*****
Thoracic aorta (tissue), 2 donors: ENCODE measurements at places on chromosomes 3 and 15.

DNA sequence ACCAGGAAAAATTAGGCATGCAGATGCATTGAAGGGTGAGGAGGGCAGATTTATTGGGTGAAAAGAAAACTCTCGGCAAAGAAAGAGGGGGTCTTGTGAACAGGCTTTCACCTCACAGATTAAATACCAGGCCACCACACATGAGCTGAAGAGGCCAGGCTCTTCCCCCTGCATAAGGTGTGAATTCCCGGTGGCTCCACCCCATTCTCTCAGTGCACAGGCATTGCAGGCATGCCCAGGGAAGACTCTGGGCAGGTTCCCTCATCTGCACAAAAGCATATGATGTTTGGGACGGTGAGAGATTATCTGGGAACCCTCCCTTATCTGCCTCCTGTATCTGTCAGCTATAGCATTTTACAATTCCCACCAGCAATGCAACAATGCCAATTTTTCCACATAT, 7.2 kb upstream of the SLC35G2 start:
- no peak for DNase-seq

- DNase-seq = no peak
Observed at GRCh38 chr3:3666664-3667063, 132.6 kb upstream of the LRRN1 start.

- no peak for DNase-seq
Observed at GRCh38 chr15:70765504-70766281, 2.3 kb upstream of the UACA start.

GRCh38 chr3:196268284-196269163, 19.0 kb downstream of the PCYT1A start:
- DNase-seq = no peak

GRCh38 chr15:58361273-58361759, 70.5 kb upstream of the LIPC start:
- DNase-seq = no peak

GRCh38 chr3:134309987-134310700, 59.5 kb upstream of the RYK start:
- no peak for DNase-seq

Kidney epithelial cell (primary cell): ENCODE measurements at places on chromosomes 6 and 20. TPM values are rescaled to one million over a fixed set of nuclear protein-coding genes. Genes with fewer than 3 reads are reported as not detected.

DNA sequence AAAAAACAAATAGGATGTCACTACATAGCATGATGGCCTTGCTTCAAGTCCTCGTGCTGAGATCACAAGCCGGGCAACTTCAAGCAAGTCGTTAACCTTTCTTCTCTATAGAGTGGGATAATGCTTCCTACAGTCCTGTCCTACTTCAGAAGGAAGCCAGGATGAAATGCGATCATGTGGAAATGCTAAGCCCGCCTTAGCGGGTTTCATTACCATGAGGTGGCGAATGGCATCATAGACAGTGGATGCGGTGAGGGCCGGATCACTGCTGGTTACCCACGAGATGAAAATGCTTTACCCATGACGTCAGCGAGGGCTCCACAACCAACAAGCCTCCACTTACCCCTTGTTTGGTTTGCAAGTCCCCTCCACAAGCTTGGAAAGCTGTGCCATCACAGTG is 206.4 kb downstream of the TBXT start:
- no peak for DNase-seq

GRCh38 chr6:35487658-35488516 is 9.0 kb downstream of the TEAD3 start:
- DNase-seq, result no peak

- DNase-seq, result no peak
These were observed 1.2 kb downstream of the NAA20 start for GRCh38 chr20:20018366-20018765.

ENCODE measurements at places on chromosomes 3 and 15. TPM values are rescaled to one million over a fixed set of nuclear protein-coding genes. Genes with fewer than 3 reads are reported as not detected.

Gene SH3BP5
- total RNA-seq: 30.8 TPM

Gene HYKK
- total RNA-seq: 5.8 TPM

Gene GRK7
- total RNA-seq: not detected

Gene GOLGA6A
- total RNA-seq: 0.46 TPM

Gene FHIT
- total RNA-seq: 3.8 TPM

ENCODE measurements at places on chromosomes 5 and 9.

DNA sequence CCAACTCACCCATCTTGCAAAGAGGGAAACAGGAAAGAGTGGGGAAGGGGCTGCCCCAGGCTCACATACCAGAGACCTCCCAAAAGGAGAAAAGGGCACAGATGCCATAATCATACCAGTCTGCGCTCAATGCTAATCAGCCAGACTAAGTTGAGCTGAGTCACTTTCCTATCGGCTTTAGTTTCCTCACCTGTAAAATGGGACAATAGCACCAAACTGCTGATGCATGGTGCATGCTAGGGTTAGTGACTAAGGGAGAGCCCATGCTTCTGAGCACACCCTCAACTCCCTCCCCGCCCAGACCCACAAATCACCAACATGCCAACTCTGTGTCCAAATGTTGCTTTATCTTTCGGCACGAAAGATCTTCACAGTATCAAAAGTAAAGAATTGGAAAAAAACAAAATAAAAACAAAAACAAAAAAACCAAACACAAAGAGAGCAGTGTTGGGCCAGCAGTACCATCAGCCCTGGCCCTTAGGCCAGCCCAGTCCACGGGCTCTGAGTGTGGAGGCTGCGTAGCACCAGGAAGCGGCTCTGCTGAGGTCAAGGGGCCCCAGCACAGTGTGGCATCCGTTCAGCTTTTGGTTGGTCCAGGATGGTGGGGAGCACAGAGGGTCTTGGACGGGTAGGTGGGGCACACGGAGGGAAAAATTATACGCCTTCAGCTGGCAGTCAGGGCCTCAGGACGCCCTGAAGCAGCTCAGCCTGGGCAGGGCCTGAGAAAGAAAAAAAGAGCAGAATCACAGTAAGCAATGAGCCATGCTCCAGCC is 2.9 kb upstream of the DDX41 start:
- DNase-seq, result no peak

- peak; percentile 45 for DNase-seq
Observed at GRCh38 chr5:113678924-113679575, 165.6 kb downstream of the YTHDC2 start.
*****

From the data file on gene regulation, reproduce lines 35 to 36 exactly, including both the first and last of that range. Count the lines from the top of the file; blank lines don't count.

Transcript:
- peak; percentile 45 for DNase-seq
Observed at GRCh38 chr5:113678924-113679575, 165.6 kb downstream of the YTHDC2 start.